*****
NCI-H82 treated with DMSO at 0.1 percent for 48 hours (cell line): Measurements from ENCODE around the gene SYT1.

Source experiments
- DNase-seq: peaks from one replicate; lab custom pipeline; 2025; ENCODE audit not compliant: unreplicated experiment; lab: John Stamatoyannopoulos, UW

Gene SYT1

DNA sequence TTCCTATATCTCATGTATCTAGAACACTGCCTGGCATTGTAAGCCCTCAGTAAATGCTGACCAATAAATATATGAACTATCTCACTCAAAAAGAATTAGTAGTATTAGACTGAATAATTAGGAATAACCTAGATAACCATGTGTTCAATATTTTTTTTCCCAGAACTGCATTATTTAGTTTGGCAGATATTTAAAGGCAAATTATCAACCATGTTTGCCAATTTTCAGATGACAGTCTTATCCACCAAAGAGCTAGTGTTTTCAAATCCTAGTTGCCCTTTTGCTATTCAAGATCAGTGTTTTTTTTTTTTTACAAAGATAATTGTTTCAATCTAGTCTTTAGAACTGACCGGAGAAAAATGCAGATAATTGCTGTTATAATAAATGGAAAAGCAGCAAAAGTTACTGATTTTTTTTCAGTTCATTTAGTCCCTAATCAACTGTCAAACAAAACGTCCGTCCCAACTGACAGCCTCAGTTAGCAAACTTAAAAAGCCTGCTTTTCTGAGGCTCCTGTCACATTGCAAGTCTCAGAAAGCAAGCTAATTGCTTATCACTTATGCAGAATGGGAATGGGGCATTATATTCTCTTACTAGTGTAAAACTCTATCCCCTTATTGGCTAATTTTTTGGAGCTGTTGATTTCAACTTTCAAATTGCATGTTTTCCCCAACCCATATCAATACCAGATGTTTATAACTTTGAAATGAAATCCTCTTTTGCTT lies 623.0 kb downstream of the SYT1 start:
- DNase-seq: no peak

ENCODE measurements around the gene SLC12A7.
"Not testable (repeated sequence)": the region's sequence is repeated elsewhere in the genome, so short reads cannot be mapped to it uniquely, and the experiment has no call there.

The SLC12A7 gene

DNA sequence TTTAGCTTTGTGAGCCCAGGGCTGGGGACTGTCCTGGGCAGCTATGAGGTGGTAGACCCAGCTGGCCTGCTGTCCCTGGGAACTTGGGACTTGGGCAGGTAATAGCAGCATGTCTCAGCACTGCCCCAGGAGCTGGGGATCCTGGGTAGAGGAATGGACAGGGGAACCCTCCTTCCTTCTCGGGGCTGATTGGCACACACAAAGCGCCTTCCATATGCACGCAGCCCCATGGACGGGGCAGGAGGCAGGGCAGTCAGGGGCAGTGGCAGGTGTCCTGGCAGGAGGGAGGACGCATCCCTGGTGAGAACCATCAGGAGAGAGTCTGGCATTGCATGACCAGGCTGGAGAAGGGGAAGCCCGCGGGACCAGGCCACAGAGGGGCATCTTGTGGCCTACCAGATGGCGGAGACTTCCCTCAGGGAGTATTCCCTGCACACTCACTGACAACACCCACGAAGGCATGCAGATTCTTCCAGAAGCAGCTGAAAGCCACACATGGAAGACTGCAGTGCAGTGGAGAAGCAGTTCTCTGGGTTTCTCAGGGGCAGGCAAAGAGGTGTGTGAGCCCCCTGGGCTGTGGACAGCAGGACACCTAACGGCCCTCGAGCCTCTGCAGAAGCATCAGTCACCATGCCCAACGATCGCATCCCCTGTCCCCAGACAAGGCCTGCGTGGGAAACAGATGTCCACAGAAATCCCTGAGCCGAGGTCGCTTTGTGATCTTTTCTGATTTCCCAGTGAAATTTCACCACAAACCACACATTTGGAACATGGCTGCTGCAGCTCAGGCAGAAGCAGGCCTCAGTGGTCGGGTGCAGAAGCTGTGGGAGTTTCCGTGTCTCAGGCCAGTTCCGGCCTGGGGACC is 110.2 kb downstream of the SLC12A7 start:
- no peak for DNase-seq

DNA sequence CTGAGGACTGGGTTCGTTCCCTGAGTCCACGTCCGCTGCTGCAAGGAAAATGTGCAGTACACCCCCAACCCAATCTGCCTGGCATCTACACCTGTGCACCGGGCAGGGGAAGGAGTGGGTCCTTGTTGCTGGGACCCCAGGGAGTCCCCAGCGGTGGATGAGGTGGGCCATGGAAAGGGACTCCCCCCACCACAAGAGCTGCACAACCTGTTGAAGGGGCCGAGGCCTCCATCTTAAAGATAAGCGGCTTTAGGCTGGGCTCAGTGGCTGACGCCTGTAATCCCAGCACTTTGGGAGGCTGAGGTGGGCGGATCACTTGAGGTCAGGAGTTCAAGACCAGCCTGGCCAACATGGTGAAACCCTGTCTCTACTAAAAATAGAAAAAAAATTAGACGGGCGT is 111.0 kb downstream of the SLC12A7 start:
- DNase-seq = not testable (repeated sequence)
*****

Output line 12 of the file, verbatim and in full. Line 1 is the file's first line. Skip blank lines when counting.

DNA sequence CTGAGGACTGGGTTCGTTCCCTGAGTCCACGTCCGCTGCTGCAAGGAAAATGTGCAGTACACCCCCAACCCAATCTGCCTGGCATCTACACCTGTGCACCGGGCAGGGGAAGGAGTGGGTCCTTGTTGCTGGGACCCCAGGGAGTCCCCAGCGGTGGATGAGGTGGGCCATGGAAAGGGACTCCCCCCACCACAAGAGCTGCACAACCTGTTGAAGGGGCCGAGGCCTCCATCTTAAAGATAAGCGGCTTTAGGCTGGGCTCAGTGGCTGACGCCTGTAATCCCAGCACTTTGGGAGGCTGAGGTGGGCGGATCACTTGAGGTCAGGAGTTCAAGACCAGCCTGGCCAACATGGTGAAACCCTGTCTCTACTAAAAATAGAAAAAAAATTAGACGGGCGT is 111.0 kb downstream of the SLC12A7 start: